Woke up grumpy again, since the campground was too well lit. We packed it up and headed off to Dollywood, along with most of the other people in Pigeon Forge. We expected it to be more Dolly-centric, but it was mostly just old timey, Southern themed, with lots of buildings made to look like ramshackle cabins. We rode all the coasters, ate some pizza and then stood in line for a ridiculously long time for a sky ride that was basically like giant swings. Not much more to say, after all, it was an amusement park. I will say this though: my brother swears that NH people are some of the ugliest in the world. I would argue that TN beats us by a lot. Not only are they often ugly, they are often fatter than fat and have really horrid teeth. (Just a little defending of the homeland.)
After Dollywood, we headed for the hills, the great big misty ones. (Nobody should enver combine Iron Maiden lyrics with Led Zepplin lyrics, but we just did!) I was getting grouchy from being in the sun and not knowing where we were going to stay. The area was so crowded that I was worried there wouldn’t be any sites available on a Saturday, but when we got to the Great Smokey Mountain National Park welcome center, they assured us we would find one, even though it was already 3:30. (They made us pay for a map, but they did it all friendly-like).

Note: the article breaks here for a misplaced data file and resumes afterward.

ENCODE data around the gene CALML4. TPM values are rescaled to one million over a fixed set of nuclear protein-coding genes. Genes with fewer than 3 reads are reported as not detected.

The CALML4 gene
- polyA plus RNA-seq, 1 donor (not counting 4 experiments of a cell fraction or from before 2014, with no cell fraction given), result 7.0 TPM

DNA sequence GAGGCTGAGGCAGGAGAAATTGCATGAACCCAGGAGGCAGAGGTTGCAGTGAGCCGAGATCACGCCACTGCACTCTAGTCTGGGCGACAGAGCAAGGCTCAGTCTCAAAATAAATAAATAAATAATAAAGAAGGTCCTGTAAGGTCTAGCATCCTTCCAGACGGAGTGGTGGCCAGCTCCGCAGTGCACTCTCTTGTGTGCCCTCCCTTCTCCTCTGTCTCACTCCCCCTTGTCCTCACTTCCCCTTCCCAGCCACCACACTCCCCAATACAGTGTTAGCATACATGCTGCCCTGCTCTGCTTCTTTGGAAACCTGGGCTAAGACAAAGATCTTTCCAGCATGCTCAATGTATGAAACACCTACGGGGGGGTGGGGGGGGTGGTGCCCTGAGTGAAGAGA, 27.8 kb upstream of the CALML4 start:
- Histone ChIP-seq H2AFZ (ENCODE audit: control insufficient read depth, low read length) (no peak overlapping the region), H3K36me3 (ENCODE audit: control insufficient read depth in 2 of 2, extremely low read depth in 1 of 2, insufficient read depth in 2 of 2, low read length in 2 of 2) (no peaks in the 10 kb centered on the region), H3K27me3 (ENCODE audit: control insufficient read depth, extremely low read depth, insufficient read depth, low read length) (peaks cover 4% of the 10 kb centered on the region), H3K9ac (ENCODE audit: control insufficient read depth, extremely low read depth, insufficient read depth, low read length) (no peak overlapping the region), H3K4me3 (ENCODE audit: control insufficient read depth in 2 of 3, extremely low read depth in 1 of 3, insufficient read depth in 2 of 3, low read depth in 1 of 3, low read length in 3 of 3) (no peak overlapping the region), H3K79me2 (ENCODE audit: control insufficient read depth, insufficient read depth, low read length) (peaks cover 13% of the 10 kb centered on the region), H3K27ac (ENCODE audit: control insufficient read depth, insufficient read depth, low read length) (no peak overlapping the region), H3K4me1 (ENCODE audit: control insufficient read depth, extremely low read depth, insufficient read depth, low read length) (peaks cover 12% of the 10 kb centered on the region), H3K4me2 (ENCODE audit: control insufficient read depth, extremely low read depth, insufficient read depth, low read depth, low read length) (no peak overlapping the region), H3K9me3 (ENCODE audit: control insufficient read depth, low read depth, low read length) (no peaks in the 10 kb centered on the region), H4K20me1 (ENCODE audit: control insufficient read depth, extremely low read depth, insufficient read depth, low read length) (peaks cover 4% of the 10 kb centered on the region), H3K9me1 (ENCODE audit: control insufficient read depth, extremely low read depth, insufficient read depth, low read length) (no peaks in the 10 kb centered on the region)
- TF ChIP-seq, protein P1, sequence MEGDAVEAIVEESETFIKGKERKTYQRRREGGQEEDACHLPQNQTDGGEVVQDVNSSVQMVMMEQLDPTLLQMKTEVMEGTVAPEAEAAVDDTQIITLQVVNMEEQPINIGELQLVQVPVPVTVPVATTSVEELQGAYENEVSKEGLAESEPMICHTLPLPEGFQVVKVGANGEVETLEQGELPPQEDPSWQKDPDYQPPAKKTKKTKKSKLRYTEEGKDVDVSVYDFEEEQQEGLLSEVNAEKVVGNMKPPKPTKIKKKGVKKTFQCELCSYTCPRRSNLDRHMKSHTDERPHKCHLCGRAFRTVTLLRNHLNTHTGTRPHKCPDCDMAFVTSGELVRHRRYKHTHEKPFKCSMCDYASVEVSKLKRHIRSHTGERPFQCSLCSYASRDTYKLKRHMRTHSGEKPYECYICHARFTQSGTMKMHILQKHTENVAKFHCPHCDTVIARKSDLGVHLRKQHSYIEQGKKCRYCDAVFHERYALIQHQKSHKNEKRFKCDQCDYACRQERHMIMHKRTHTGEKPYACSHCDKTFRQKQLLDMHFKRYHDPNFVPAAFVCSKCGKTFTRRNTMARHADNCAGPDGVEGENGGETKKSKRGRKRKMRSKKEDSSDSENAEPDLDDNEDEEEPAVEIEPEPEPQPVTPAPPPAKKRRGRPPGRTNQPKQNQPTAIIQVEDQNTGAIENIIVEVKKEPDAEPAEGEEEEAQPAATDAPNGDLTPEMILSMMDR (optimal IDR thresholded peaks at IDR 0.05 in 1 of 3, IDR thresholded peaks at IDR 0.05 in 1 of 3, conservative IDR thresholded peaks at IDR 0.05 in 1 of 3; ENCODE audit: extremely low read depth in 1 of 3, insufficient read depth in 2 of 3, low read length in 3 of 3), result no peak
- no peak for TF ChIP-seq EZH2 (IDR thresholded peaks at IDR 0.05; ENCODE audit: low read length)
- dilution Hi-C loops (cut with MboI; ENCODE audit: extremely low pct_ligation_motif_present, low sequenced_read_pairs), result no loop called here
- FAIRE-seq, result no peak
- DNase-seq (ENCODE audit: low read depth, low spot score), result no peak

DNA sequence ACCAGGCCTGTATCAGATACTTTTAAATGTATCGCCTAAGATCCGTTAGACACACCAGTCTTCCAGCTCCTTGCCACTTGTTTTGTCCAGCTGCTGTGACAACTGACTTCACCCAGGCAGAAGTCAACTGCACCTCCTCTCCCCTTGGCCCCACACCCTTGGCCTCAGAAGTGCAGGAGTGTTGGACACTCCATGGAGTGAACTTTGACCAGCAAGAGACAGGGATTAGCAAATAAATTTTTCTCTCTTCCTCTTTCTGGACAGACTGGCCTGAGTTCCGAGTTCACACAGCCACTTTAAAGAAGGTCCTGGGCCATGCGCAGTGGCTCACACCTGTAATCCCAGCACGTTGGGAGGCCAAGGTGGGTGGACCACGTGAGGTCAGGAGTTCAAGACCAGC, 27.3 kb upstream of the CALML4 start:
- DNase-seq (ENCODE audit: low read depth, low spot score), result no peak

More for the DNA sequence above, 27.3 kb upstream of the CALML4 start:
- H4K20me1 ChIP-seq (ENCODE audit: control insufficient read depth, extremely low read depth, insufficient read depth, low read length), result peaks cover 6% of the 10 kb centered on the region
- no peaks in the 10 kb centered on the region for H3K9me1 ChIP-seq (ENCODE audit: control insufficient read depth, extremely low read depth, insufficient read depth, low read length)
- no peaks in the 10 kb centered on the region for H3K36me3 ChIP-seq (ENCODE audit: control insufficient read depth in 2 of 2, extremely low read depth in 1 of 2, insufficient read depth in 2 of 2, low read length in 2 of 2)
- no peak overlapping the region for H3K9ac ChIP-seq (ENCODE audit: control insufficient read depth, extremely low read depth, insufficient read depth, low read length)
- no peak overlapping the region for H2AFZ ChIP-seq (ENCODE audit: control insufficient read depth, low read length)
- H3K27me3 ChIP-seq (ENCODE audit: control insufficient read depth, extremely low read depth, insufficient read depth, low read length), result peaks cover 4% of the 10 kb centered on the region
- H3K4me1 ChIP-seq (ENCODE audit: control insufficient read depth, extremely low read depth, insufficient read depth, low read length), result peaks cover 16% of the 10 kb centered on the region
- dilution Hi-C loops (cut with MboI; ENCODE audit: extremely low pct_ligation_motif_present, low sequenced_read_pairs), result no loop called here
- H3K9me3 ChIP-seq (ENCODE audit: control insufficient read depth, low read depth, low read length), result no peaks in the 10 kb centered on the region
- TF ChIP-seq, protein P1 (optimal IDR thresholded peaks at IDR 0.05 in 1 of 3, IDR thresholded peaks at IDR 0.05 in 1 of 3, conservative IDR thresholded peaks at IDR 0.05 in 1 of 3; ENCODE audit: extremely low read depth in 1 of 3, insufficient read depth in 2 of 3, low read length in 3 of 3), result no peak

The first thing we did was set up our tent, then took off for a hike. We hiked a nice paved trail up to see Laurel Falls, but the views of the surrounding mountains along route were equally as interesting. Laurel Falls were nice and we took some photos.
On the way back to the campground we stopped along the crick and walked along in the shallow rapids. The water was freezing, but since we’re from northern climes, the air was friggin’ hot to us, so we ended up dunking ourselves in the water. Refreshing and exhilarating. We’re beginning to really adjust to and enjoy life on the road. Anywhere we go is home. We discovered the joy of this after the river when we just hopped in the back and changed out of our wet clothes. No need to drive anywhere, we were home.
Back at the campsite, we had some dinner, discovered we really need to buy some salt, and enjoyed the wine that Sue (our real estate agent) had given us. Unfortunately, after 10 days on the road, including one in the Tennessee sun, the wine had gone a bit off. (That doesn’t stop Keath!) We sat around the fire, which was oddly reluctant to start, and then I wrote these very words. Spooky.